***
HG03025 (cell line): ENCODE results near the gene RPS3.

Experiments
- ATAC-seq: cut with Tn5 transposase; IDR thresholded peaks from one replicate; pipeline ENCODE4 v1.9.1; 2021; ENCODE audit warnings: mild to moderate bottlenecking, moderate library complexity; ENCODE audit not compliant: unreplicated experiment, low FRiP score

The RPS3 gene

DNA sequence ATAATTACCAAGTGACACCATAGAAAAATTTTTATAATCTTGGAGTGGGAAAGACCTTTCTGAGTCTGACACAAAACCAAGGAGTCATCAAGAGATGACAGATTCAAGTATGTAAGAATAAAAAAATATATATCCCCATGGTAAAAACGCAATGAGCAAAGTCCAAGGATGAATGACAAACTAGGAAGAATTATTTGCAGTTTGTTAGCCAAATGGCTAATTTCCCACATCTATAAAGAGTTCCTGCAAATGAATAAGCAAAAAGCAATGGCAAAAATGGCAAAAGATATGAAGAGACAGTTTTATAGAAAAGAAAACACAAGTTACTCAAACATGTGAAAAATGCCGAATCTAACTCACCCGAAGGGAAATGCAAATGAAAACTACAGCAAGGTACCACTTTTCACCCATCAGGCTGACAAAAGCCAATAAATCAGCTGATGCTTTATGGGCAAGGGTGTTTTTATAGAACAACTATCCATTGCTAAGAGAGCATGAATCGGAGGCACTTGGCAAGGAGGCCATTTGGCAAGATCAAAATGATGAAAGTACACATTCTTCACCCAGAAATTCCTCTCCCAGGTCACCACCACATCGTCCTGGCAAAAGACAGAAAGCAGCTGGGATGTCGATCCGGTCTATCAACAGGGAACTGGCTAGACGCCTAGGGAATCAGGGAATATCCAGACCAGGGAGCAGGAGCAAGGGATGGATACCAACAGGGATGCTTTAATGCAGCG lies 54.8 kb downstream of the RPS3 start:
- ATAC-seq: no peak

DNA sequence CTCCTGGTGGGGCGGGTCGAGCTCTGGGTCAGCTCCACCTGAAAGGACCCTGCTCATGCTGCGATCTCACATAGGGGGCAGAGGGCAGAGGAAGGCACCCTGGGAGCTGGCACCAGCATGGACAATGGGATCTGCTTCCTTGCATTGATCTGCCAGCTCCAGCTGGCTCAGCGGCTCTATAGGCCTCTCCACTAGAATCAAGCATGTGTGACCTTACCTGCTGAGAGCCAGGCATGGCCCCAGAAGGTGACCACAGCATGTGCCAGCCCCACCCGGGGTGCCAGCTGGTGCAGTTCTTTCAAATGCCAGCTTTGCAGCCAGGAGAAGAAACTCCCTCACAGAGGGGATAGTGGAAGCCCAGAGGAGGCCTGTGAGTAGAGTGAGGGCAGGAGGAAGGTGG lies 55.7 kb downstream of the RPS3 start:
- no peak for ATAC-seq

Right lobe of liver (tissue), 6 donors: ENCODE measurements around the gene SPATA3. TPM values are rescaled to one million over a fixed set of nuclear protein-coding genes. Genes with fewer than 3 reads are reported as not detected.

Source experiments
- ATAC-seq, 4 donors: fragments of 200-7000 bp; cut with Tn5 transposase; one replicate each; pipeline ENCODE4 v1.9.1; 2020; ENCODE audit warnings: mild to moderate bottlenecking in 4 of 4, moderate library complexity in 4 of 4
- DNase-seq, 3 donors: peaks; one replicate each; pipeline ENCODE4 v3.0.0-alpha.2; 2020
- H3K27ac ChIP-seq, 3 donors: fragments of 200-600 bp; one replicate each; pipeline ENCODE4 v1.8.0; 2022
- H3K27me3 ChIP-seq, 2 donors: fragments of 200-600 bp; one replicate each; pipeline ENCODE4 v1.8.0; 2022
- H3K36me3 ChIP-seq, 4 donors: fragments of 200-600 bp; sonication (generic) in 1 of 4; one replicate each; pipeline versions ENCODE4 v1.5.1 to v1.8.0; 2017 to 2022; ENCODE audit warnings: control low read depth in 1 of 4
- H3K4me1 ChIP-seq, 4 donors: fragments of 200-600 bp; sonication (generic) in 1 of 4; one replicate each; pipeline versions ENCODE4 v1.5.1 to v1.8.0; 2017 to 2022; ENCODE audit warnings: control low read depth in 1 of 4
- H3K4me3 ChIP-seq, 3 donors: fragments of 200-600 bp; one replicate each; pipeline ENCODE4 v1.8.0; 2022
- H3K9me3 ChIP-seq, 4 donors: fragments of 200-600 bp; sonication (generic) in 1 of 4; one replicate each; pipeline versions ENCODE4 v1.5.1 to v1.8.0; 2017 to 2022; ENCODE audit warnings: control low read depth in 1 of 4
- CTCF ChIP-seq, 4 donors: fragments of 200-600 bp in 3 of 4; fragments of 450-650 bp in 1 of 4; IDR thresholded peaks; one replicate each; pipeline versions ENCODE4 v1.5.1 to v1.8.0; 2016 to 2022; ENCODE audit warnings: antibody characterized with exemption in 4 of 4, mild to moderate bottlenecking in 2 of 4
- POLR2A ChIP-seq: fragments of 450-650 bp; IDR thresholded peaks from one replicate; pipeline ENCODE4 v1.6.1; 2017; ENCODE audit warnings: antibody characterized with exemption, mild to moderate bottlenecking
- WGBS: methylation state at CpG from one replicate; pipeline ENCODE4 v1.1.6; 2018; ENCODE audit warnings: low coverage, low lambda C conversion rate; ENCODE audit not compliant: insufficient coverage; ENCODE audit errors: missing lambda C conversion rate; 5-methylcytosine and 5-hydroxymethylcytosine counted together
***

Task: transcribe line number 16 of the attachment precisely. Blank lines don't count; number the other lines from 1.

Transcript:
- H3K4me1 ChIP-seq, 4 donors: fragments of 200-600 bp; sonication (generic) in 1 of 4; one replicate each; pipeline versions ENCODE4 v1.5.1 to v1.8.0; 2017 to 2022; ENCODE audit warnings: control low read depth in 1 of 4